By Melissa Bower, Fort Leavenworth LampOctober 28, 2010
FORT LEAVENWORTH, Kan. (Oct. 28, 2010) - When workers fixing up the Fort Leavenworth National Cemetery saw the U.S. Disciplinary Barracks Cemetery, they wanted to do something to make it look nicer, too.
Pablo Zarrabal, superintendent at Silver Star Construction, and a few other employees volunteered their time to power wash and bleach stones at the historic USDB Cemetery.
The USDB Cemetery was established in 1884 as the burial site for military prisoners. After World War II, 14 German prisoners of war were buried there after being executed by hanging. Burials continued there until the 1950s. The cemetery has about 250 headstones.
Zarrabal said he was pleased to do something to make it look nicer.
"I saw the stones and I just got this feeling in my heart," he said. "They used to be Soldiers, too. They're human beings, too."
Although they didn't dig up and reset each individual stone as they are doing in the National Cemetery, Zarrabal and his crew spent a few hours cleaning up the stones.
Robert Beardsley, cultural resources manager for the Directorate of Logistics and Public Works, said all the crew needed was a water tank for the job.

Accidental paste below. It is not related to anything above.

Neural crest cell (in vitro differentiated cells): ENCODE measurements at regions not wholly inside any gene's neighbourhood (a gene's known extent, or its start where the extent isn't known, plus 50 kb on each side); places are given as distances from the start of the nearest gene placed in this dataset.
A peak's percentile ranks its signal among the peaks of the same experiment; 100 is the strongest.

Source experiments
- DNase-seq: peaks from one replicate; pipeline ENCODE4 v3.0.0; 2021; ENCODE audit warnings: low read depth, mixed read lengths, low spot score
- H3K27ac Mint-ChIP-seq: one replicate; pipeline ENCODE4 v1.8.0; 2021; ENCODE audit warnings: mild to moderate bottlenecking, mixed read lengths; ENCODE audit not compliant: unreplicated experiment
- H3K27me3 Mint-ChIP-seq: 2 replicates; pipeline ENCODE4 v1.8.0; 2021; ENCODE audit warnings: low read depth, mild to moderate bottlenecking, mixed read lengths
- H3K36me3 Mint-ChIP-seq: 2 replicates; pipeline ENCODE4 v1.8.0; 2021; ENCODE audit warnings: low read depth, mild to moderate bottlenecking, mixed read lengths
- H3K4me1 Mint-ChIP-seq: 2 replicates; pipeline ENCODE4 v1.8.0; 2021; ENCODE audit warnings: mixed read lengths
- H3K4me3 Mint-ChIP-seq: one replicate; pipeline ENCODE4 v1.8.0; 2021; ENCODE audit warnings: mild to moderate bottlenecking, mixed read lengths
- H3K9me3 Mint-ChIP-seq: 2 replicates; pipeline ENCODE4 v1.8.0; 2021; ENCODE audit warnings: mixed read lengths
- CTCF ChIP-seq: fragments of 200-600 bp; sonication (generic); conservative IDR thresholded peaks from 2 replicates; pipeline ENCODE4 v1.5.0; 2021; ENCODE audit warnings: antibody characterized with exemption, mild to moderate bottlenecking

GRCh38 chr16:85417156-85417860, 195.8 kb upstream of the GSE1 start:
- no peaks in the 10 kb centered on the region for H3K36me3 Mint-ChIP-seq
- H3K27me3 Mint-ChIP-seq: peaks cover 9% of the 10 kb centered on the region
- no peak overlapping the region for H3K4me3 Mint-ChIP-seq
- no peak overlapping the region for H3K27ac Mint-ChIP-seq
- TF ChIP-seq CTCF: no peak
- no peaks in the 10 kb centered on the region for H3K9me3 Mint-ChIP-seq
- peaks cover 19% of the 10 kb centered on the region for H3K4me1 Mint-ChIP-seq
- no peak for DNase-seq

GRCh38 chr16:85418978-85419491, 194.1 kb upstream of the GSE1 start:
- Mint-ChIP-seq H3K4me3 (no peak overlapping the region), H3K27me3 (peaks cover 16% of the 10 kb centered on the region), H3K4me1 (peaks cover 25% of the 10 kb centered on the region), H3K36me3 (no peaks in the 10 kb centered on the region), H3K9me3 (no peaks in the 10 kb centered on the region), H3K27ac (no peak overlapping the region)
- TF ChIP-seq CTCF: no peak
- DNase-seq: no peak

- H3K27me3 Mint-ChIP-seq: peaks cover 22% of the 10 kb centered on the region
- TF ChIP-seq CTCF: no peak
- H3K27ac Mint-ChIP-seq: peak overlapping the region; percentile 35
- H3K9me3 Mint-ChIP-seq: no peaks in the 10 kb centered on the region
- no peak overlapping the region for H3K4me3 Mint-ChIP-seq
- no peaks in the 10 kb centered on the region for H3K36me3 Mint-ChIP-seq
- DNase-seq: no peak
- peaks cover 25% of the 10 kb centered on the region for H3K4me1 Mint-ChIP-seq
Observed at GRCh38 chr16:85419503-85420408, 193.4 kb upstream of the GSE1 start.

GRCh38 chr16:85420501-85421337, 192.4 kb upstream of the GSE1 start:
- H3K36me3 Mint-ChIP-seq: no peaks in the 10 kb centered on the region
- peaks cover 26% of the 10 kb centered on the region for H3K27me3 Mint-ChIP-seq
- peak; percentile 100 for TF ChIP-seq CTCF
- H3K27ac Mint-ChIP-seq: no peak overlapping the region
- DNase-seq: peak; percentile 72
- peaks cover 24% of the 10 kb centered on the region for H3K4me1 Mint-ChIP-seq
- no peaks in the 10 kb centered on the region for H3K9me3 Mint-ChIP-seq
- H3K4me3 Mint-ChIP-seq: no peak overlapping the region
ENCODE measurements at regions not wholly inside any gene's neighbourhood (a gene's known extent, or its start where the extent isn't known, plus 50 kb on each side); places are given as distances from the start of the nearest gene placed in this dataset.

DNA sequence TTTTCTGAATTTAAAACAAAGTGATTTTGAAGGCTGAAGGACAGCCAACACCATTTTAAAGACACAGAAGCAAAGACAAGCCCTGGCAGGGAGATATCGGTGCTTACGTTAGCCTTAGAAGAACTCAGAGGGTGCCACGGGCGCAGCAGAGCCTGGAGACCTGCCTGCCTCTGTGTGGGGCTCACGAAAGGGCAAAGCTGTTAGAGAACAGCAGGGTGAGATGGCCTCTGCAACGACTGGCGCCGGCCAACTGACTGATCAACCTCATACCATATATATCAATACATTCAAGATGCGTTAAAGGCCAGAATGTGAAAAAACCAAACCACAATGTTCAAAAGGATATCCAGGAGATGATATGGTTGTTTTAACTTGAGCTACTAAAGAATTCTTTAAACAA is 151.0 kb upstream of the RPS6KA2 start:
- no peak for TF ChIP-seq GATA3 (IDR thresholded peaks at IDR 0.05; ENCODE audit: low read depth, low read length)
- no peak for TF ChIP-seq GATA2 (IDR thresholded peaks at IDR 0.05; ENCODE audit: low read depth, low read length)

"It was one of those nice gestures that I'm glad we could take advantage of," Beardsley said.
The last major cleanup of the USDB Cemetery was part of a 2005 project by Eagle Scout Joshua Meeks. Five years ago, the Leavenworth High School junior led a group of eight Scouts and six adults on the project. They installed a kiosk display along Sheridan Drive to show information about the prisoners buried there. They cleaned the stones and trimmed the trees as well.
Beardsley said other than the work done by the Scouts, not much has been done at the USDB Cemetery. He doesn't think anyone has direct responsibility for its upkeep.
"That cemetery is kind of abandoned," he said. "Nobody will claim it. We've been keeping it mowed, but that's about as much as we can justify."
At least for now, Zarrabal said, the stones have been washed.
"I felt good after I walked in and saw the stones were clean," he said.